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Nomadix Gets $9 Million In Latest Round of Funding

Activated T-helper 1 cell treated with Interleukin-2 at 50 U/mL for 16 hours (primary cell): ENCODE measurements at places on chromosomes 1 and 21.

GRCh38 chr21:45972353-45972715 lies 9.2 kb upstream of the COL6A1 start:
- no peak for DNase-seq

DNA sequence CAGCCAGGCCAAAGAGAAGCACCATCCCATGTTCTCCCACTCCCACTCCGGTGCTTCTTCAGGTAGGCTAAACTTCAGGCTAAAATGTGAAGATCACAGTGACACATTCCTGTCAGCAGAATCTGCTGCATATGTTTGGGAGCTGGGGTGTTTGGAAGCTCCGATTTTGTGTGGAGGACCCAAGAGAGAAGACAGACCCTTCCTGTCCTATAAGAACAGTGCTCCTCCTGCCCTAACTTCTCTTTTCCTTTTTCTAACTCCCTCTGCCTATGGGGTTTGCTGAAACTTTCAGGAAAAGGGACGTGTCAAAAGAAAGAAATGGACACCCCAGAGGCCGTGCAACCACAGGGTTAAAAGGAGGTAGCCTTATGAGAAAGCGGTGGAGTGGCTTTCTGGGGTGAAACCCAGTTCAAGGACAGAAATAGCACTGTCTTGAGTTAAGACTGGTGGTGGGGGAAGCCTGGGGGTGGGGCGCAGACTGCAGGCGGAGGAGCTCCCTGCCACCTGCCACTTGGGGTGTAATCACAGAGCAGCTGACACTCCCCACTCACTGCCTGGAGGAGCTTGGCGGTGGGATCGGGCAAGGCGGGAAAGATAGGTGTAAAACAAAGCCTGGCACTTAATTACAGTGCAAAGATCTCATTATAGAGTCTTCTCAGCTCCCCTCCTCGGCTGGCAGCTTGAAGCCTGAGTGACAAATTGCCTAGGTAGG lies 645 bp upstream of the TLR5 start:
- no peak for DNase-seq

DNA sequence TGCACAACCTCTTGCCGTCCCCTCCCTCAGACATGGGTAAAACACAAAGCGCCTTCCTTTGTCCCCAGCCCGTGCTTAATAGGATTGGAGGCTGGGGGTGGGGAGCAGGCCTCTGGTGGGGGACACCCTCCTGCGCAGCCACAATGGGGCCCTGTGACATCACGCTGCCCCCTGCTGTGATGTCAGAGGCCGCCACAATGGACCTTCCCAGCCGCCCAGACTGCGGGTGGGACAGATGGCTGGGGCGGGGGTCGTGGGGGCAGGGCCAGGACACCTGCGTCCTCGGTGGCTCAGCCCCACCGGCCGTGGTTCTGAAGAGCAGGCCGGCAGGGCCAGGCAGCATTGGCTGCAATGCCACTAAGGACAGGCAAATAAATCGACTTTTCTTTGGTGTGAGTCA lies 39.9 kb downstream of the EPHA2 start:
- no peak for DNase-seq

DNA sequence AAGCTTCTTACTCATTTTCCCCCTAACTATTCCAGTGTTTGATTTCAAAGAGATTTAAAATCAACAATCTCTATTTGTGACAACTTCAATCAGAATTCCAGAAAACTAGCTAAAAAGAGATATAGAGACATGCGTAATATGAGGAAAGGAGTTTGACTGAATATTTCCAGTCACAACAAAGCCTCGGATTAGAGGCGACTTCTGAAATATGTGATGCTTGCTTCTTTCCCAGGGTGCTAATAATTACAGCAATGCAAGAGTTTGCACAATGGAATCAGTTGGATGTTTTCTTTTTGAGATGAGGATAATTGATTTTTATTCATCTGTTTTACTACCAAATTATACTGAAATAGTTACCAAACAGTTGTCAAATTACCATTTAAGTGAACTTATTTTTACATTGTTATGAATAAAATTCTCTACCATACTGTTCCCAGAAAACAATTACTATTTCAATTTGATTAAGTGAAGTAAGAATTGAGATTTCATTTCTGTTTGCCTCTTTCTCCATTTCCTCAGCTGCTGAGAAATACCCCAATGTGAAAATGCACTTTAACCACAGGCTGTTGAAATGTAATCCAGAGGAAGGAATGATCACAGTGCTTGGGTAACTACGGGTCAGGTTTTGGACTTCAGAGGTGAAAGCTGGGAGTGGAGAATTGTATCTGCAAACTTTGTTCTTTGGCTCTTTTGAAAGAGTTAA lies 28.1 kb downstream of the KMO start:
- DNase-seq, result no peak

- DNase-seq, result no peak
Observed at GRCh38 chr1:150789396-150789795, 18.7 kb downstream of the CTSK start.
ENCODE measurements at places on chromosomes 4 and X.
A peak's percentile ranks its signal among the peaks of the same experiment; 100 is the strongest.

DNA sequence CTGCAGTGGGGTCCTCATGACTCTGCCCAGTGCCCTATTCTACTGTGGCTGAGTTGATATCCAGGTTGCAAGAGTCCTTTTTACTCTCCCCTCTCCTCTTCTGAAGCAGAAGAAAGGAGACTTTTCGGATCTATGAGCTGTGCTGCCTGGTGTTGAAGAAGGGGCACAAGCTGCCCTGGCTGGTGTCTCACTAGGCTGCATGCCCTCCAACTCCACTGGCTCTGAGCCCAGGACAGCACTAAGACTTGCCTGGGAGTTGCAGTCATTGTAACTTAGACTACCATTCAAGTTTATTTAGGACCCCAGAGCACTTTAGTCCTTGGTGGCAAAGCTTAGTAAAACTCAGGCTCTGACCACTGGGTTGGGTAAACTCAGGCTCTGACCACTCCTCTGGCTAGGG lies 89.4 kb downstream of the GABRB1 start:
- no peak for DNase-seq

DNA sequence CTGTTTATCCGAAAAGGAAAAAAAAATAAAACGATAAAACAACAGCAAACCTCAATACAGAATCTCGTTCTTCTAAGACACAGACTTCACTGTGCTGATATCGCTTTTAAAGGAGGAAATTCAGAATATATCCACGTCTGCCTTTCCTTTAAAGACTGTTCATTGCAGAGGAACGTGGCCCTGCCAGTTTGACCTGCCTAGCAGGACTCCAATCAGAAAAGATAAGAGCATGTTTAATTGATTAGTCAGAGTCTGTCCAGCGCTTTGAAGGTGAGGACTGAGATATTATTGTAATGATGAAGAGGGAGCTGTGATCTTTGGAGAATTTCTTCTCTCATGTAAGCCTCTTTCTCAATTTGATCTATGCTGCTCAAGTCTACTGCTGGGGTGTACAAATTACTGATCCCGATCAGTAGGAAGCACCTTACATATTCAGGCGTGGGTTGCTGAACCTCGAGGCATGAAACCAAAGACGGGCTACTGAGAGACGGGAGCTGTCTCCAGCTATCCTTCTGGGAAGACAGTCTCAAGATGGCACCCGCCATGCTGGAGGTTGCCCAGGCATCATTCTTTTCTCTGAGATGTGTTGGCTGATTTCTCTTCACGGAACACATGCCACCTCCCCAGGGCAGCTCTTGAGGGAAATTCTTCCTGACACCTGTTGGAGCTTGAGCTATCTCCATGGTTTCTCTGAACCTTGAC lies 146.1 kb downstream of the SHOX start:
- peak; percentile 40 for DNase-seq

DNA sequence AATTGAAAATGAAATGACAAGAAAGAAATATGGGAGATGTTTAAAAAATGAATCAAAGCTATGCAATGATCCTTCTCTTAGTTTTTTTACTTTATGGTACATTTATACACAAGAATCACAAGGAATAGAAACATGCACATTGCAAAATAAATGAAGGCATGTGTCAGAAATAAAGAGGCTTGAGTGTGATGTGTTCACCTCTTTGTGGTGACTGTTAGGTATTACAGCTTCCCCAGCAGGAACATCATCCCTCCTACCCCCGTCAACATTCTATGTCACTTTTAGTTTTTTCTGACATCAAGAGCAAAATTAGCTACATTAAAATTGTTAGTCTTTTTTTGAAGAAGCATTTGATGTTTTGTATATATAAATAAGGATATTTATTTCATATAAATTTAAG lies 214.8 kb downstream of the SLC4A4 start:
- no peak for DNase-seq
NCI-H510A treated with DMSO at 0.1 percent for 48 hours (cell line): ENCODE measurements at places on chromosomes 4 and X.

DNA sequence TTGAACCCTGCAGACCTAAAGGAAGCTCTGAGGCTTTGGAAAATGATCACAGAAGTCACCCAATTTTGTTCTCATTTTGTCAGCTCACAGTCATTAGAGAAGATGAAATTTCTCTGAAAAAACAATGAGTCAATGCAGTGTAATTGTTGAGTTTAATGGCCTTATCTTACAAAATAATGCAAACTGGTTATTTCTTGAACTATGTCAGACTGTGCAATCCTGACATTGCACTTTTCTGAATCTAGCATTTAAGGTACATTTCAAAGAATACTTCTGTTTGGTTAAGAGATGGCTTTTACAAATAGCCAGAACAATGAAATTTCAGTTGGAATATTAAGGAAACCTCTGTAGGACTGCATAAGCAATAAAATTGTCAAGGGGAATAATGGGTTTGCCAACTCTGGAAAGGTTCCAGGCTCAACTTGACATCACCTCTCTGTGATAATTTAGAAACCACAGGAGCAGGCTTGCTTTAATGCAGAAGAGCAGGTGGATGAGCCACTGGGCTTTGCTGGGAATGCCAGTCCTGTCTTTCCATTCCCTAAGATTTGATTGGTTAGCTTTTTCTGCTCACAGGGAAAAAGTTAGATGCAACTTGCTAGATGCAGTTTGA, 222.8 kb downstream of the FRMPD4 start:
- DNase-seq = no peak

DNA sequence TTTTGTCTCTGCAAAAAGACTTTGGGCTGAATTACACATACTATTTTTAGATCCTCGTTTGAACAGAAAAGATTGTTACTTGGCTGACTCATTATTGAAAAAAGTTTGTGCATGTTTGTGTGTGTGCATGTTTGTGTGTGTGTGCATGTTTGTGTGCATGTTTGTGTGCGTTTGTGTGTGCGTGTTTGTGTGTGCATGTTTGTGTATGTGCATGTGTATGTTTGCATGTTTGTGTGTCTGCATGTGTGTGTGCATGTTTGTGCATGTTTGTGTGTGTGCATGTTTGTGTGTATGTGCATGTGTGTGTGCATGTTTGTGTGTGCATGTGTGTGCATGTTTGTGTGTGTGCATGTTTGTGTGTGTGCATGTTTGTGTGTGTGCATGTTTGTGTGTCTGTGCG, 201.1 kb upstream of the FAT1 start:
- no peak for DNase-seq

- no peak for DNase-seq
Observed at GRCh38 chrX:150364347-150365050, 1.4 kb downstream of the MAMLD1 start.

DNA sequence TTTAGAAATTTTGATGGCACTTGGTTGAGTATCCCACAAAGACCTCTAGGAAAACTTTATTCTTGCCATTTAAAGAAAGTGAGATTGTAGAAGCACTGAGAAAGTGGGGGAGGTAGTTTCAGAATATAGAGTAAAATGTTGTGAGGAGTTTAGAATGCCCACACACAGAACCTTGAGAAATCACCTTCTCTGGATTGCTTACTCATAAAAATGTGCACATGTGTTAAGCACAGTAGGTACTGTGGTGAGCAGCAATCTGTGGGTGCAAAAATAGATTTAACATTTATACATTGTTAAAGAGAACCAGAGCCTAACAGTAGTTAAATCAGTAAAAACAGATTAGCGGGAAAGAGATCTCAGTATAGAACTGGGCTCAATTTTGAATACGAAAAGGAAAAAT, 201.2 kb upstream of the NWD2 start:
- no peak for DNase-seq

Nomadix Gets $9 Million In Latest Round of Funding By SHELLY GARCIA Senior Reporter Despite the tough investment climate and the slowdown in Internet technology spending, one local software developer has raised $9 million of a $12 million financing round from both new and existing investors in its fourth funding round. Nomadix, a Westlake Village-based company that develops “plug and play” software solutions that allow mobile users to connect with their service providers in any location, expects the round to be its last before reaching profitability. The company said it will use the financing to increase its business development and sales and marketing efforts, and boost revenues so that the company can become self-sustaining. “There are some investments in additional sales talent we’d like to bring in,” said CFO Eric J. Larson. “There are marketing programs Pat (Parker, CEO) likes to say we are the best unknown company in Southern California and we’d like to change that.” Four-year-old Nomadix was founded with a proprietary technology that connects end users to their home-office, high-speed communications networks, regardless of whether they are using personal digital assistants, computers or laptops and without the need to reconfigure the equipment, essentially with the push of a button. That means, for instance, a business executive without any technical savvy can sit in a hotel room hundreds of miles from the home office and use the same high-speed Internet provider with which the company already has an account to send and receive e-mail or access the Internet or the corporate network. The technology not only provides more flexibility for travelers, it can simplify billing and accounting paperwork and provide greater security for communications. But getting the technology to the end users who would most appreciate its benefits has proven somewhat elusive. Nomadix initially sought to sell its technology directly to the telecom companies that provide Internet service and to computer makers who would add a piece of hardware containing the function to their equipment. With the appointment of its current CEO, Patrick Parker, about a year ago, the company has shifted its marketing efforts to component manufacturers servicing the telecom and computer industries, where distribution channels are already in place for the systems Nomadix designs. The company recently signed a licensing agreement with Agere Systems, a wireless access point vendor, and plans are underway to further these types of marketing efforts. “We are now starting to really build relationships with leading vendors who are selling equipment to (these providers),” Larson said. Larson would not release specific sales data. He said that since it began shipments of its Network Service Engines two years ago, Nomadix has shipped over 2,000 units and the company’s workforce has increased in the past six months from 45 to 55 employees. Those results helped to retain three investor groups who participated in previous rounds AvTech Ventures in Del Mar, Intel Communications Fund and L.A.-based Smart Technology Ventures along with a new source of capital for Nomadix, Keystone Venture Capital in Philadelphia. “I can tell a pretty exciting story in that we have revenue. We have grown for three consecutive quarters, we have decreased expenses, have cash in the bank and are solving an important problem that is begin magnified as the world becomes more mobile,” Larson said. While valuations for tech companies have generally decreased precipitously since the heyday of the Nasdaq market a year ago, Larson said those trends are less important to companies like Nomadix. “Getting overly concerned about the valuation as of today should not be a priority,” he said. “The issue is, do you have a fund-able business, which the answer (for us) was yes. “In today’s climate, to get a nice, clean deal with new investors stepping up is an outstanding accomplishment.”

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